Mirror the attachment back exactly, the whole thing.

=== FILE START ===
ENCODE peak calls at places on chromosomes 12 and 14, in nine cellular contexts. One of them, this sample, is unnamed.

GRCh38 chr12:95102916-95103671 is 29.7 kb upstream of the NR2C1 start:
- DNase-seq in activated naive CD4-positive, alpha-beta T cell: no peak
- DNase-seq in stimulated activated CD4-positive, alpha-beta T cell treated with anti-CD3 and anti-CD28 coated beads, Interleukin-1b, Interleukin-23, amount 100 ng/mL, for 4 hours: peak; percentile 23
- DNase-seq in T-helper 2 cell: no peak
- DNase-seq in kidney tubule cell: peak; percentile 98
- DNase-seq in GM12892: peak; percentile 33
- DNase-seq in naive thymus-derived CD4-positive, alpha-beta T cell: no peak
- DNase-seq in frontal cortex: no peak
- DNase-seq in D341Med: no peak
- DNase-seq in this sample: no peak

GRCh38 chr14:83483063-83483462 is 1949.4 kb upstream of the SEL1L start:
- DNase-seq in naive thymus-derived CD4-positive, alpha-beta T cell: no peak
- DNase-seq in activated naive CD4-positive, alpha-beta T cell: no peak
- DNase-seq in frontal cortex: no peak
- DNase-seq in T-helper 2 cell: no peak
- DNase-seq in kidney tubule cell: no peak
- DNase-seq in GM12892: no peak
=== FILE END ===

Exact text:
ENCODE peak calls at places on chromosomes 12 and 14, in nine cellular contexts. One of them, this sample, is unnamed.

GRCh38 chr12:95102916-95103671 is 29.7 kb upstream of the NR2C1 start:
- DNase-seq in activated naive CD4-positive, alpha-beta T cell: no peak
- DNase-seq in stimulated activated CD4-positive, alpha-beta T cell treated with anti-CD3 and anti-CD28 coated beads, Interleukin-1b, Interleukin-23, amount 100 ng/mL, for 4 hours: peak; percentile 23
- DNase-seq in T-helper 2 cell: no peak
- DNase-seq in kidney tubule cell: peak; percentile 98
- DNase-seq in GM12892: peak; percentile 33
- DNase-seq in naive thymus-derived CD4-positive, alpha-beta T cell: no peak
- DNase-seq in frontal cortex: no peak
- DNase-seq in D341Med: no peak
- DNase-seq in this sample: no peak

GRCh38 chr14:83483063-83483462 is 1949.4 kb upstream of the SEL1L start:
- DNase-seq in naive thymus-derived CD4-positive, alpha-beta T cell: no peak
- DNase-seq in activated naive CD4-positive, alpha-beta T cell: no peak
- DNase-seq in frontal cortex: no peak
- DNase-seq in T-helper 2 cell: no peak
- DNase-seq in kidney tubule cell: no peak
- DNase-seq in GM12892: no peak